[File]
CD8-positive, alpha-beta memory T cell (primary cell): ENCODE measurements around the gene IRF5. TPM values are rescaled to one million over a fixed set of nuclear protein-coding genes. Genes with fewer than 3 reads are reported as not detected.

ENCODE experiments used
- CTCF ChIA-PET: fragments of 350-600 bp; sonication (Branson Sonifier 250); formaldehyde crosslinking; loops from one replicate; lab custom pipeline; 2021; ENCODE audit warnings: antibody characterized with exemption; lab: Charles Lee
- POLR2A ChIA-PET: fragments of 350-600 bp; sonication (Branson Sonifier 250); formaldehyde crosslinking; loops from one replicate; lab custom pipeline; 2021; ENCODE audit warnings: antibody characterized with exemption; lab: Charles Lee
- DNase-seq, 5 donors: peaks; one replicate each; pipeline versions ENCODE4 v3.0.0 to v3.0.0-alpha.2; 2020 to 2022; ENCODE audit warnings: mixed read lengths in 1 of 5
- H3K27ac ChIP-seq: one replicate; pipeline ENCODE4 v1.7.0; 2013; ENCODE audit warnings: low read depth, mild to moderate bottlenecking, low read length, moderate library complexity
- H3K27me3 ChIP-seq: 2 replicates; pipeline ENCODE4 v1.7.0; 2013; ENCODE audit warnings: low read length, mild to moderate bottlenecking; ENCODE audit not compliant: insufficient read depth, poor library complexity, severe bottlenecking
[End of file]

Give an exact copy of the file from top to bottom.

CD8-positive, alpha-beta memory T cell (primary cell): ENCODE measurements around the gene IRF5. TPM values are rescaled to one million over a fixed set of nuclear protein-coding genes. Genes with fewer than 3 reads are reported as not detected.

ENCODE experiments used
- CTCF ChIA-PET: fragments of 350-600 bp; sonication (Branson Sonifier 250); formaldehyde crosslinking; loops from one replicate; lab custom pipeline; 2021; ENCODE audit warnings: antibody characterized with exemption; lab: Charles Lee
- POLR2A ChIA-PET: fragments of 350-600 bp; sonication (Branson Sonifier 250); formaldehyde crosslinking; loops from one replicate; lab custom pipeline; 2021; ENCODE audit warnings: antibody characterized with exemption; lab: Charles Lee
- DNase-seq, 5 donors: peaks; one replicate each; pipeline versions ENCODE4 v3.0.0 to v3.0.0-alpha.2; 2020 to 2022; ENCODE audit warnings: mixed read lengths in 1 of 5
- H3K27ac ChIP-seq: one replicate; pipeline ENCODE4 v1.7.0; 2013; ENCODE audit warnings: low read depth, mild to moderate bottlenecking, low read length, moderate library complexity
- H3K27me3 ChIP-seq: 2 replicates; pipeline ENCODE4 v1.7.0; 2013; ENCODE audit warnings: low read length, mild to moderate bottlenecking; ENCODE audit not compliant: insufficient read depth, poor library complexity, severe bottlenecking